Burgundy wine (French: Bourgogne or vin de Bourgogne) is made in the Burgundy region of eastern France, in the valleys and slopes west of the Saône, a tributary of the Rhône. The most famous wines produced here, and those commonly referred to as "Burgundies," are dry red wines made from pinot noir grapes and white wines made from chardonnay grapes.

Red and white wines are also made from other grape varieties, such as gamay and aligoté, respectively. Small amounts of rosé and sparkling wines are also produced in the region. Chardonnay-dominated Chablis and gamay-dominated Beaujolais are recognised as part of the Burgundy wine region, but wines from those subregions are usually referred to by their own names rather than as "Burgundy wines".

Burgundy has a higher number of appellations d'origine contrôlé...Read more

Burgundy wine (French: Bourgogne or vin de Bourgogne) is made in the Burgundy region of eastern France, in the valleys and slopes west of the Saône, a tributary of the Rhône. The most famous wines produced here, and those commonly referred to as "Burgundies," are dry red wines made from pinot noir grapes and white wines made from chardonnay grapes.

Red and white wines are also made from other grape varieties, such as gamay and aligoté, respectively. Small amounts of rosé and sparkling wines are also produced in the region. Chardonnay-dominated Chablis and gamay-dominated Beaujolais are recognised as part of the Burgundy wine region, but wines from those subregions are usually referred to by their own names rather than as "Burgundy wines".

Burgundy has a higher number of appellations d'origine contrôlée (AOCs) than any other French region, and is often seen as the most terroir-conscious of the French wine regions. The various Burgundy AOCs are classified from carefully delineated grand cru vineyards down to more non-specific regional appellations. The practice of delineating vineyards by their terroir in Burgundy goes back to medieval times, when various monasteries played a key role in developing the Burgundy wine industry. The historical importance of the Burgundy wine region and its unique climats system led to sites in the region being inscribed on the UNESCO World Heritage List as part of the Climats, terroirs of Burgundy site.

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 Harvest time in the Chablis Premier Cru of Fourchaume

Archaeological evidence establishes viticulture in Burgundy as early as the second century AD, although the Celts may have been growing vines in the region previous to the Roman conquest of Gaul in 51 BC. Greek traders, for whom viticulture had been practiced since the late Neolithic period, had founded Massalía in about 600 BC, and traded extensively up the Rhône valley, where the Romans first arrived in the second century BC. The earliest recorded praise of the wines of Burgundy was written in 591 by Gregory of Tours, who compared it to the Roman wine Falernian.[1]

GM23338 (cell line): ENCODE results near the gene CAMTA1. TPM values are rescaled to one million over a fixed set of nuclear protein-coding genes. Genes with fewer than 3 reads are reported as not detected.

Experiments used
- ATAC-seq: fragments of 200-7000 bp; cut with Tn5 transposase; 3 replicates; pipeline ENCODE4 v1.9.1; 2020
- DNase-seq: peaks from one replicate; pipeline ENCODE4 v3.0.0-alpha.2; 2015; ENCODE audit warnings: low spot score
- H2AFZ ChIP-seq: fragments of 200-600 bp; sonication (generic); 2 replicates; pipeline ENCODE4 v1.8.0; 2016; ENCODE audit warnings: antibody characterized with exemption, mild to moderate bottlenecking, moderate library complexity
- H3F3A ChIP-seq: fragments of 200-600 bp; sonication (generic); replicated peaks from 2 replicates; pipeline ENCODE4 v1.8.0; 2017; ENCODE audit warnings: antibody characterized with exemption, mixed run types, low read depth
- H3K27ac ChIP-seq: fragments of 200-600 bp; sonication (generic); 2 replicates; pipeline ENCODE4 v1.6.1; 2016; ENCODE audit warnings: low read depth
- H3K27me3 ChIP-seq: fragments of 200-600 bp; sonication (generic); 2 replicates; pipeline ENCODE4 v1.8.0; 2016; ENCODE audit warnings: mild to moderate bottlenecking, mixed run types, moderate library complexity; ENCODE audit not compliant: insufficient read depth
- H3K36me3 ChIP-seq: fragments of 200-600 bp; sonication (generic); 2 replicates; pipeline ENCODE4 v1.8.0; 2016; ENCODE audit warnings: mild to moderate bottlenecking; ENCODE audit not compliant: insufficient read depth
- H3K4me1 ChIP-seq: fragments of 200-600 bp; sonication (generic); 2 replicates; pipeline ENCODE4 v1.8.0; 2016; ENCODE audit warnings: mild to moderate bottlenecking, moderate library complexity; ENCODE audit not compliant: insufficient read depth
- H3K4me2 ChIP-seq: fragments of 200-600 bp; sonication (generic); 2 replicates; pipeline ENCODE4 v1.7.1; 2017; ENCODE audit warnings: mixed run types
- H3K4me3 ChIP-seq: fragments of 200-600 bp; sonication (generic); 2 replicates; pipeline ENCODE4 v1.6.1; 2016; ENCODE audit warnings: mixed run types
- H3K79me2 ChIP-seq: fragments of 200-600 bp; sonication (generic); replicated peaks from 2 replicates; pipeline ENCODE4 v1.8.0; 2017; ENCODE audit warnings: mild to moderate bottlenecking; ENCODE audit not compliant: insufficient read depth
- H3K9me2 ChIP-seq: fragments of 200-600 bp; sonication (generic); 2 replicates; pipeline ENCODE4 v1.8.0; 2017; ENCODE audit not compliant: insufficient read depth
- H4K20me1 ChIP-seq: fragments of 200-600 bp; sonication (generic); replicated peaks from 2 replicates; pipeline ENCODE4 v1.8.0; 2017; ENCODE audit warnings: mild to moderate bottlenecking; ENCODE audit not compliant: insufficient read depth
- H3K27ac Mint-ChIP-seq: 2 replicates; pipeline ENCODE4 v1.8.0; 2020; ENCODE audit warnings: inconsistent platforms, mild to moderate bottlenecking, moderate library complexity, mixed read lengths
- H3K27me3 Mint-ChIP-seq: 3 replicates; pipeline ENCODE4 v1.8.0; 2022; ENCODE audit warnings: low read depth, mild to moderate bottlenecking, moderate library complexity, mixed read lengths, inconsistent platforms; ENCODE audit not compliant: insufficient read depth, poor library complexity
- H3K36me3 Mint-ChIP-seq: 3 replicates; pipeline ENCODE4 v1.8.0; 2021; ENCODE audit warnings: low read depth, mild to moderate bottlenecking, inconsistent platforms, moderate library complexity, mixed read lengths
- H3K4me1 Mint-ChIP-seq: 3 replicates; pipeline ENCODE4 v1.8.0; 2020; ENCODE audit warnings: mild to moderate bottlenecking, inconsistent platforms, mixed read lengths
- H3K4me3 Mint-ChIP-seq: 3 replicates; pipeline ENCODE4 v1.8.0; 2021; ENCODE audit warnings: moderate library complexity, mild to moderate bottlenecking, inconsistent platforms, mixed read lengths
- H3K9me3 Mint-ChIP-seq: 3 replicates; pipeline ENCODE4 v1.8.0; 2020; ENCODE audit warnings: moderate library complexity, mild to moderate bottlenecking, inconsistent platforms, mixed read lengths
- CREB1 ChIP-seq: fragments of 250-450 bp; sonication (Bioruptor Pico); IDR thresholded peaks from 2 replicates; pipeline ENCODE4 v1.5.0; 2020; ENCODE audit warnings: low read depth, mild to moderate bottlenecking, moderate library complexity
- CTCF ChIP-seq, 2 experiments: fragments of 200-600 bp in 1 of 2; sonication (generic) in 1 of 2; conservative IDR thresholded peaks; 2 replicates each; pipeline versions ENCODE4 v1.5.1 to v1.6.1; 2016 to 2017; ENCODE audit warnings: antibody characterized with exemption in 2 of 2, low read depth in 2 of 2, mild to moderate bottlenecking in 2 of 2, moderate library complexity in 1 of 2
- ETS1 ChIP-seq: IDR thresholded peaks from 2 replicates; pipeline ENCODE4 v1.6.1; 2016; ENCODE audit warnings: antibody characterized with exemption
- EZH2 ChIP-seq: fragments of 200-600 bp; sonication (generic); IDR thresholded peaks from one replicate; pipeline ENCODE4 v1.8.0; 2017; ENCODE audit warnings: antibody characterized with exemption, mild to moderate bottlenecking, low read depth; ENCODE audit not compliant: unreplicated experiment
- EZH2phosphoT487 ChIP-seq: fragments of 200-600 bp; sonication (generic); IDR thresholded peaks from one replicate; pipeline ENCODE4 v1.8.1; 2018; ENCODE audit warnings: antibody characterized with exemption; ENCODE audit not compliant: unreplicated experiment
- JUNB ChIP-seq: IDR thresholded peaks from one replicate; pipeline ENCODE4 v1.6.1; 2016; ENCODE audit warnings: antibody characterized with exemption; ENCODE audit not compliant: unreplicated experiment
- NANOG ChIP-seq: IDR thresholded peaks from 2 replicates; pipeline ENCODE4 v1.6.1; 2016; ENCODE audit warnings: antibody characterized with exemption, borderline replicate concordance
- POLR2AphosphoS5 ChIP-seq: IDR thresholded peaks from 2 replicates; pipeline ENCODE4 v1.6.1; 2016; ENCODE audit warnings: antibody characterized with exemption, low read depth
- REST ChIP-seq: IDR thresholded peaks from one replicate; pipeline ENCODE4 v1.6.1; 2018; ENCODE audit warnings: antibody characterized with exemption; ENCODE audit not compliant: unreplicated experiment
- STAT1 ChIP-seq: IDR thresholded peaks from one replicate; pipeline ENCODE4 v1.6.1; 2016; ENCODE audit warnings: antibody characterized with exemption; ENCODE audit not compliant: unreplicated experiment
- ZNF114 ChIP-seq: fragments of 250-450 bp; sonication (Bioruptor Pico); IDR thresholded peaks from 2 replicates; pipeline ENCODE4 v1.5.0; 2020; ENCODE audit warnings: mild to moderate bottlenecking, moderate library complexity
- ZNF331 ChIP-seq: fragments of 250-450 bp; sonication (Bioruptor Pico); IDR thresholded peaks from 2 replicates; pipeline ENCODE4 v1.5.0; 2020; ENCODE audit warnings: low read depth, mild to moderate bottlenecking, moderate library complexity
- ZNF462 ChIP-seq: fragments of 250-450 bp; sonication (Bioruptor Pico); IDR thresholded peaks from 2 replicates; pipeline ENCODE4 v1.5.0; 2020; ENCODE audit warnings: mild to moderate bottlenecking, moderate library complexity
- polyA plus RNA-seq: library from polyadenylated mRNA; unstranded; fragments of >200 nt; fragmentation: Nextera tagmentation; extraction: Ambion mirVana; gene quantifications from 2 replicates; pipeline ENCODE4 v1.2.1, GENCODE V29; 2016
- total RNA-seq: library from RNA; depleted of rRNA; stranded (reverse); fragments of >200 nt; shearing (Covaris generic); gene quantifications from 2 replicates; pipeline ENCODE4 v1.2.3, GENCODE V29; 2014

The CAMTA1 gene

Monks and monasteries of the Roman Catholic Church have had an important influence on the history of Burgundy wine. The first known donation of a vineyard to the church was by king Guntram in 587, but the influence of the church became important in Charlemagne's era. The Benedictines, through their Abbey of Cluny founded in 910, became the first truly big Burgundy vineyard owner over the following centuries. Another order which exerted influence was the Cistercians, founded in 1098 and named after Cîteaux, their first monastery, situated in Burgundy. The Cistercians created Burgundy's largest wall-surrounded vineyard, the Clos de Vougeot, in 1336. More importantly, the Cistercians, extensive vineyard owners as they were, were the first to notice that different vineyard plots gave consistently different wines. They therefore laid the earliest foundation for the naming of Burgundy crus and the region's terroir thinking.[1]

Since Burgundy is land-locked, very little of its wine left the region in Medieval times, when wine was transported in barrels, meaning that waterways provided the only practical means of long-range transportation. The only part of Burgundy which could reach Paris in a practical way was the area around Auxerre by means of the Yonne. This area includes Chablis, but had much more extensive vineyards until the 19th century. These were the wines referred to as vin de Bourgogne in early texts. The wines from Côte d'Or would then be called (vin de) Beaune. These wines first became famous in the 14th century, during the Babylonian Captivity of the Papacy in Avignon, which was reachable by Saône and Rhône after some overland transport. In the extravagance of the papal court, Beaune was generally seen as the finest wine, and better than anything available in Rome at that time.[1]

The status of Burgundy wines continued in the court of the House of Valois, which ruled as Dukes of Burgundy for much of the 14th and 15th centuries. Their ban on the import and export of non-Burgundian wines, effectively shutting out the then popular wines of the Rhone Valley from north European markets, gave a considerable boost to the Burgundy wine industry.[2] It was during this era that the first reliable references to grape varieties in Burgundy were made. Pinot noir was first mentioned in 1370 under the name Noirien, but it was believed to have been cultivated earlier than that, since no other grape variety associated with Medieval Burgundy is believed to have been able to produce red wines of a quality able to impress the papal court. On 6 August 1395,[3] Duke Philip the Bold issued a decree concerned with safeguarding the quality of Burgundy wines. The duke declared the "vile and disloyal Gamay"[4]—which was a higher-yielding grape than Pinot noir in the 14th century, as it is today—unfit for human consumption and banned the use of organic fertilizer (manure), which probably increased yields even further to the detriment of quality. High-quality white Burgundy wines of this era were probably made from Fromenteau, which is known as a quality grape in northeastern France in this time. Fromenteau is probably the same variety as today's Pinot gris. Chardonnay is a much later addition to Burgundy's vineyards.[1]